A male Nurse Practitioner: What are your thoughts?

  1. 0
    I am debating on whether I should become a NP or a PA. I've been researching on both professions on the Internet and elsewhere all summer, and I look forward to finally being able to job shadow these two positions as they will show me a much clearer picture of these two.

    I ultimately want to help others through the healthcare field. So I have a few questions to ask those experienced and knowledgeable.

    I want to stress that you don't need to answer all of my questions, just the one(s) you believe you can give the best answer to.

    Education:-How long is does it take to become a NP today, preferably after 2015?
    Before answering, if you can, please consider the new educational requirements set for becoming a NP by 2015. If I am not mistaken, I hear that in order to become a NP one must achieve a DNP by 2015. Will that be true for most programs by 2015?

    Which is more flexible, less time consuming, more convenient; NP or PA school? Can I still be able to work as an NP student?

    With what you've seen, how does a male benefit in the nursing model, especially as a NP? What are the advantages? (As in job opportunity, social work environment, benefits, etc)

    What is the typical position a fresh NP grad will take up?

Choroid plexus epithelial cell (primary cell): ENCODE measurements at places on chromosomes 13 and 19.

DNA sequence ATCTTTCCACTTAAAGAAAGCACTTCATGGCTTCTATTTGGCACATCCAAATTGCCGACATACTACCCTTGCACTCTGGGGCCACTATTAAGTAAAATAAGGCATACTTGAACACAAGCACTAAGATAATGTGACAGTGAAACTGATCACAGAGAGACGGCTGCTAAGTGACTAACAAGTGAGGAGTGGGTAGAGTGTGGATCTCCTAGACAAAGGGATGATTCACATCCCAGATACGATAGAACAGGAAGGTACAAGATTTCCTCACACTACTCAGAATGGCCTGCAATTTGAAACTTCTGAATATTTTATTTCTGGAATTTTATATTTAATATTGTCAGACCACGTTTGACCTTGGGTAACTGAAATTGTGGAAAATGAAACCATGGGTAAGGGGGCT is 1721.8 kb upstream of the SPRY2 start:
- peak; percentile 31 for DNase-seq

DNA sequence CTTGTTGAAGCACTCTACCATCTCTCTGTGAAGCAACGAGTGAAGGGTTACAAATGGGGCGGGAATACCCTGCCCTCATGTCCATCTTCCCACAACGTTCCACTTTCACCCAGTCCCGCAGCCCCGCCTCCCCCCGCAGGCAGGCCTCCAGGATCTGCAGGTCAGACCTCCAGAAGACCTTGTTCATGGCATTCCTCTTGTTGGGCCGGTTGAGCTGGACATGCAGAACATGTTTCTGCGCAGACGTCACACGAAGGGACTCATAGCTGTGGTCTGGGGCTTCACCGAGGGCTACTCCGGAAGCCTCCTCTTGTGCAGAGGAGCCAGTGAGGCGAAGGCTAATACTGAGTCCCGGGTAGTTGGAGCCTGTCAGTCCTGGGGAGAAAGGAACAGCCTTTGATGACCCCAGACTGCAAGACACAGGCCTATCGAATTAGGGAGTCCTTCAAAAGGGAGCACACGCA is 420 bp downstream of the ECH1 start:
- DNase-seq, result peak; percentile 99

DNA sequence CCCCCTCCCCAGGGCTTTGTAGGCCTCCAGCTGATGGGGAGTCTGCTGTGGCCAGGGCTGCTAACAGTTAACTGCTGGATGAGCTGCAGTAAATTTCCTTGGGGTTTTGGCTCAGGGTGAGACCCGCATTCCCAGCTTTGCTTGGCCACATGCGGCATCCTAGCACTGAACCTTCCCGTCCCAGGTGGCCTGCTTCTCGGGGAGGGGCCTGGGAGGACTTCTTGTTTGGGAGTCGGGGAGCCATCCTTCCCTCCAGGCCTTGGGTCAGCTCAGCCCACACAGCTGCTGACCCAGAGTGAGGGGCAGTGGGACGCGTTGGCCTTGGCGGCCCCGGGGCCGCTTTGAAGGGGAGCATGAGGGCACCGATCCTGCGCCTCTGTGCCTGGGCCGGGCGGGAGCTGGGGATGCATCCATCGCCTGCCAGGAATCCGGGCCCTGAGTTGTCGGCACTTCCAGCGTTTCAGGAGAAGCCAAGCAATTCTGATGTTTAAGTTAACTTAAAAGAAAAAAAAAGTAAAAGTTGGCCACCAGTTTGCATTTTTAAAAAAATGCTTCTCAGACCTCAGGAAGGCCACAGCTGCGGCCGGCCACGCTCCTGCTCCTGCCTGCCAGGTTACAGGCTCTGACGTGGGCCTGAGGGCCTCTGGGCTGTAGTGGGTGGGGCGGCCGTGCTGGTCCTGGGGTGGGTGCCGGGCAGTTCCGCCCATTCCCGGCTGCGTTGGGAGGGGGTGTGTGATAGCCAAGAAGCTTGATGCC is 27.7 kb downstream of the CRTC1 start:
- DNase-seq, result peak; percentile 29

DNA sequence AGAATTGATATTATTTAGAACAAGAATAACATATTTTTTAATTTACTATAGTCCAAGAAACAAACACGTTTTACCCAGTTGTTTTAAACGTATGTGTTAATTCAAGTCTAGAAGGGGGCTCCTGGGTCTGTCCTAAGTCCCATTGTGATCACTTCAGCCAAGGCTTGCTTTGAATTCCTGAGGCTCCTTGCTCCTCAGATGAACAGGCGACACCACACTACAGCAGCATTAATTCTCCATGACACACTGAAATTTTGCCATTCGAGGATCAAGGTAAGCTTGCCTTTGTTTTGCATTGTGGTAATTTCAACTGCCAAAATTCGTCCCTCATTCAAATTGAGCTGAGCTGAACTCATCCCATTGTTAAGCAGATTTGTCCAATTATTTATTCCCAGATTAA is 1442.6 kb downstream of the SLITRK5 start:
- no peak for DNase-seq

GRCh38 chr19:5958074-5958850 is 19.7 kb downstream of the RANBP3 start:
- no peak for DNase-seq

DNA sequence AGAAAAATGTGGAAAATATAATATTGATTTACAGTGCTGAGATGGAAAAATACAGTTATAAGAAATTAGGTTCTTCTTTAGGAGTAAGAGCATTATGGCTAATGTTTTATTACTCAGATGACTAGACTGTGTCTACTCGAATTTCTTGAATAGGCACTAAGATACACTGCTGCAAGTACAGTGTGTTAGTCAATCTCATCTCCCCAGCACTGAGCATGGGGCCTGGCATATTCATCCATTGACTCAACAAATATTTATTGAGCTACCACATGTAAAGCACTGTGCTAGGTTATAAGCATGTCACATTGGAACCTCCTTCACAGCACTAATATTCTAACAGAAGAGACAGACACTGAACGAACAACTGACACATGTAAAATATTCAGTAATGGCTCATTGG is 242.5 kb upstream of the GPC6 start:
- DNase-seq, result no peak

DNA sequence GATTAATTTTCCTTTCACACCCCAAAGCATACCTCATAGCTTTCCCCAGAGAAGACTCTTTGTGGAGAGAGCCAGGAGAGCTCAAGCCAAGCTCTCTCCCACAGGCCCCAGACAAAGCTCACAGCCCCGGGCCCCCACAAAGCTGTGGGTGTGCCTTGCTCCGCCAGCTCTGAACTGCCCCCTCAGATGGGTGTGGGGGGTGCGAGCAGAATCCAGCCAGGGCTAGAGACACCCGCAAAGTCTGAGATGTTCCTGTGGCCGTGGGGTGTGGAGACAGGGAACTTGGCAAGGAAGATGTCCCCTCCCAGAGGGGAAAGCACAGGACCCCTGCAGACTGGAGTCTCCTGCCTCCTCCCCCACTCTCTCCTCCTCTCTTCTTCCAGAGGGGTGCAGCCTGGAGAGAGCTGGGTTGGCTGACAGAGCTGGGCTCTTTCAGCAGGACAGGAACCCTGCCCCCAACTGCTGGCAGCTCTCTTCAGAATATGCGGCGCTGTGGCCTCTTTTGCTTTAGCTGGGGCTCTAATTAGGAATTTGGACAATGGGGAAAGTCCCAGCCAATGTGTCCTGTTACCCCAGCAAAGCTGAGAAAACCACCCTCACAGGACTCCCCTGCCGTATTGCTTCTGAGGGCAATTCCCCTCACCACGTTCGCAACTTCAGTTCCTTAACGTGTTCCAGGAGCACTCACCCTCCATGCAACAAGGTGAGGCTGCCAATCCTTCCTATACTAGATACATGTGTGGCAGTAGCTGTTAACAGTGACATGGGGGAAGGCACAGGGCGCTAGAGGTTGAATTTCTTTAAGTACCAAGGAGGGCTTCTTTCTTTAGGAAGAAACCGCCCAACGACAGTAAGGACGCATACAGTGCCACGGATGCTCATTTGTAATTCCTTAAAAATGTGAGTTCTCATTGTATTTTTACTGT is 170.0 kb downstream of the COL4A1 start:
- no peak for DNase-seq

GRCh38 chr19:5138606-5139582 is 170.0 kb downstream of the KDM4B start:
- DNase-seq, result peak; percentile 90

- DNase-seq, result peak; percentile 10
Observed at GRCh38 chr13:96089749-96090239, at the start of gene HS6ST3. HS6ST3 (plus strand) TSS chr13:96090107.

What will the approx. pay be?

    Through my research I've only seen salaries of experienced workers, not no-experience ones.

    -Why be a NP over a PA? If you can take up a male perspective, please do.

    -I do have many more questions, but I'll leave with this last request: What would be your encouragement/advice for me?

    Thank you so much guys and God bless!
    Last edit by JustBeachyNurse on Sep 20, '12 : Reason: formatting/spacing

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  2. 18 Comments...

  3. 0
    I'm sorry for the jumbled sentencing, I originally spaced out the sentences, but it didn't turn out.
  4. 0
    I have a friend who is a "male" NP. He's a damned good nurse. Started out as an NA, became an LPN, then RN, did his masters, and finally his NP. We do it slightly differently in Canada. He works in mental health/addictions.

    The role of NP was created to allow experienced nurses to work with specific populations. The best NPs I have ever worked with were nurses with at least a decade of hands on experience either on specialty services or working in our far north as out-post/reserve nurses.